Of course, there may have been another reason. In the eighties, low-fat reigned, which wasn’t good for Atkins’s diet business. In fact, by the nineties, he’d changed the name of his business to the Atkins Center for Complementary Medicine and began to supplement his Western training with the medicine of other cultures. At one point, his center had 90 employees and may have been the largest alternative-medicine facility in the world. Even here, however, he was ostracized. After all, what self-respecting alternative healer would proselytize for meat?
Still, Atkins employed herbalists, acupuncturists. (“I thought he was a quack” at first, says Jacqueline Eberstein, a nurse at the center.) He often used himself as an alternative-medicine guinea pig. During meetings, he sucked on a metal lollipop to build his immune system, and had his irises examined by an iridologist.
In the early nineties, he administered ozone intravenously, a cancer treatment that he’d read was being tried in Europe. When, in 1993, a 77-year-old woman with recurrent breast cancer had a bad reaction—numbness in one leg, blurred vision, dizziness, weakness in both legs—Atkins’s medical license was summarily suspended. A court reinstated his license, but a bruising administrative trial followed. He considered it persecution by traditional medicine.
By the mid-nineties, high-protein diets were making a comeback, and Atkins was in the lead. His Dr. Atkins’ New Diet Revolution, published in 1992, became a best-seller a few years later. And Atkins Nutritionals, the company he’d formed in 1998 to create food products for those on his diet, was the real moneymaker, its revenues eventually reaching a reported $100 million.
Atkins understood that controversy—or at least the publicity it generated—moved product. As one of his lawyers, Sam Abady, explains, “He was a visionary in terms of understanding the medical marketplace.” Long before the pharmaceutical industry launched ad campaigns aimed directly at consumers, Atkins “understood that consumer interest would have to be accommodated by the medical industry,” says Abady.
He understood the consumers on a more personal level, too, and they returned the favor, treating him like a savior. He claimed to have seen 50,000 patients in his career; entire families came to him. Many sought him out as a last resort. They formed a loyal following and, sometimes, called his detractors “pharisees.” (Even the woman who’d had the bad reaction from ozone returned.)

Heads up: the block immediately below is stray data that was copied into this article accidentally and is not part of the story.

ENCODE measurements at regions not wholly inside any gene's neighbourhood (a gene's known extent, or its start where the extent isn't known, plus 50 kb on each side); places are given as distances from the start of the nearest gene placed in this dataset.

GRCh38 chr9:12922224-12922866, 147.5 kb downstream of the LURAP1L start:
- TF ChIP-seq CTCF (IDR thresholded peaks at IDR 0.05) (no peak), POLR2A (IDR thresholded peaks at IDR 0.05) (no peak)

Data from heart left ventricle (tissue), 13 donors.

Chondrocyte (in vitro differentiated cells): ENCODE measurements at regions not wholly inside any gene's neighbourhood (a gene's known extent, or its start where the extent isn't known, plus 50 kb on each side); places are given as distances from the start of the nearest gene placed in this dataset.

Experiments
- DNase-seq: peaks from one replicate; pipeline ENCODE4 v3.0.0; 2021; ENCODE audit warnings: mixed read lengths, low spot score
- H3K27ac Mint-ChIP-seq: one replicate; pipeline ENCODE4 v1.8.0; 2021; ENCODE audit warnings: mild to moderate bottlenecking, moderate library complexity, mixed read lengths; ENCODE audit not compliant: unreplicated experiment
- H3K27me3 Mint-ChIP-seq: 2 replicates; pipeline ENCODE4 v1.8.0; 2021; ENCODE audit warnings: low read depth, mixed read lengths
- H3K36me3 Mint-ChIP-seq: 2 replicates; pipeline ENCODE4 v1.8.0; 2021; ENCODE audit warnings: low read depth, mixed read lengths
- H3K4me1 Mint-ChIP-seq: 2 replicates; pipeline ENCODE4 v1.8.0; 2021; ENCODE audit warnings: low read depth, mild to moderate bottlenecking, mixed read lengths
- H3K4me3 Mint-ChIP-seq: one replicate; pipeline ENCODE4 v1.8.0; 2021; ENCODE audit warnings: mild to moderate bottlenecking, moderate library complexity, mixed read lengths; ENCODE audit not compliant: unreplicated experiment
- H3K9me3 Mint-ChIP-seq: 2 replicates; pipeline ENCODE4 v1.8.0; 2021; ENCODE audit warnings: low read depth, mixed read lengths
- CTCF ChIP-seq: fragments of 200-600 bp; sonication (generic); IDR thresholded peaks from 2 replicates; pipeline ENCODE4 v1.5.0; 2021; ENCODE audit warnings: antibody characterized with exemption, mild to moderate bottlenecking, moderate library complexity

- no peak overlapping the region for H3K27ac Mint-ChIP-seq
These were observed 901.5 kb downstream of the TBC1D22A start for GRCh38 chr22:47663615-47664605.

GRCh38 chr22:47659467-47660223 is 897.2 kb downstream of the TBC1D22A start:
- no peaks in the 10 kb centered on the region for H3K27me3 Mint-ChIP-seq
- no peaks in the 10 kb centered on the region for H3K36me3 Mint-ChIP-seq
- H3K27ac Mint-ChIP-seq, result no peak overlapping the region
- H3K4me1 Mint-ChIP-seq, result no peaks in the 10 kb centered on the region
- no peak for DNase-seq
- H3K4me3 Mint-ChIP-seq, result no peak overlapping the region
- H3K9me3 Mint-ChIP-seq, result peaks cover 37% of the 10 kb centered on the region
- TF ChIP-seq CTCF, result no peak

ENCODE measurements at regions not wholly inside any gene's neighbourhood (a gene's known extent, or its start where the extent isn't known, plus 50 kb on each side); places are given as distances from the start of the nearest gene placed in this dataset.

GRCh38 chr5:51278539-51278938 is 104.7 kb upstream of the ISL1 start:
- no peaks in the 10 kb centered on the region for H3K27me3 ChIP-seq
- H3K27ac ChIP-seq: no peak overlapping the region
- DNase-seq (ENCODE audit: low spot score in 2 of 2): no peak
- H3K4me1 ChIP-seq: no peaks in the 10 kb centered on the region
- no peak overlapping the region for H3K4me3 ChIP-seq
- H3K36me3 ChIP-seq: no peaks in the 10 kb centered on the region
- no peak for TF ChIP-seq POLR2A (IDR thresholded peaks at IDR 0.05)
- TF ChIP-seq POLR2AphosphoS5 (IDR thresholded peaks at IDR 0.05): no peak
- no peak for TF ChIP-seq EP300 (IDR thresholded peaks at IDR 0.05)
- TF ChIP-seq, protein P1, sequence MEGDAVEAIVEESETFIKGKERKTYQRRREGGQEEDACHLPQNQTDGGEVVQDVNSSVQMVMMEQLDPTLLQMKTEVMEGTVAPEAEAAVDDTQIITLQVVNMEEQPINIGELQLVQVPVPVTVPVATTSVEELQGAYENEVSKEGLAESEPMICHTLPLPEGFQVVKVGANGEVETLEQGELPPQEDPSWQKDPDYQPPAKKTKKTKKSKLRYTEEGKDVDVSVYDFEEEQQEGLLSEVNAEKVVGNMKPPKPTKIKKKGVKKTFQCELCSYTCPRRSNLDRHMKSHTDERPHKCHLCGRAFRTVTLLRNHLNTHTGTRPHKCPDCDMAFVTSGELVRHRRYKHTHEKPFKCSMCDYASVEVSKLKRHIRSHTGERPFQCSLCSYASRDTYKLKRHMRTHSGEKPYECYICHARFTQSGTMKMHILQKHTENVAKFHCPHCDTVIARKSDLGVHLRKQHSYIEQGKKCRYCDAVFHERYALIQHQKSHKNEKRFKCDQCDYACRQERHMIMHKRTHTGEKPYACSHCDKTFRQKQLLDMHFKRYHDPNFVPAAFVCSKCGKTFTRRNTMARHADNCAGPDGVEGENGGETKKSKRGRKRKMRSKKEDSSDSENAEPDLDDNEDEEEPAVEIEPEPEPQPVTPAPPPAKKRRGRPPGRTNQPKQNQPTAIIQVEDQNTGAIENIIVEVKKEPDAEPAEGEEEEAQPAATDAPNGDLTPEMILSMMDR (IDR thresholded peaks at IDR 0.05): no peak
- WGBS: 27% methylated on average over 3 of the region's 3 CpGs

Soon, friends were urging Atkins to give up his medical practice. Plus, his wife wanted him to think about retirement. “I nagged him,” she said. By 2002, he hired new management for Atkins Nutritionals. One of its early moves was to reduce the medical practice, eventually to just fourteen people.
Atkins hadn’t ever designated a successor. He’d talked to Samantha Boardman, the socialite who’d been so intrigued with him that summer, about coming onboard, perhaps taking over. He wanted her to start showing up, getting involved.
A couple of friends, interested in stabilizing him financially, offered to buy Atkins Nutritionals. Bob Meister, vice-chairman of Aon Corporation and a friend from Atkins’s bachelor days, put a deal together with Gary Winnick, former head of Global Crossing. “We were going to give him a valuation of $50 million and make him a partner,” says Meister. “Bob was never interested in pursuing money. It was frustrating to all of us.” (Plus, his businesspeople figured the company was worth more.)
Atkins didn’t want to give up his practice. Socially, Atkins could be shy; he didn’t have many close friends. But doctoring came easily. Even as a 72-year-old, he saw patients three times a week, usually arriving before 8—the other two days he often wandered into the office to read journals or, simply, to hang out. And the doctor was always in, even if he was out. “Wherever we went, people wanted advice and he’d give them consultations,” says Veronica.
Finally, in November 2002, his season of vindication, Atkins agreed to buy a place in Palm Beach. They’d have it renovated, ready to occupy in the spring. Meantime, on occasional visits, they stayed at Meister’s 11,000-square-foot estate with the Renoirs and Picassos on the wall—“Wow,” Atkins said, not overly impressed. Pricey art wasn’t the sign of status he sought.
For physicians like Barnard and McDougall, Atkins was as near to evil as you could get in a white coat.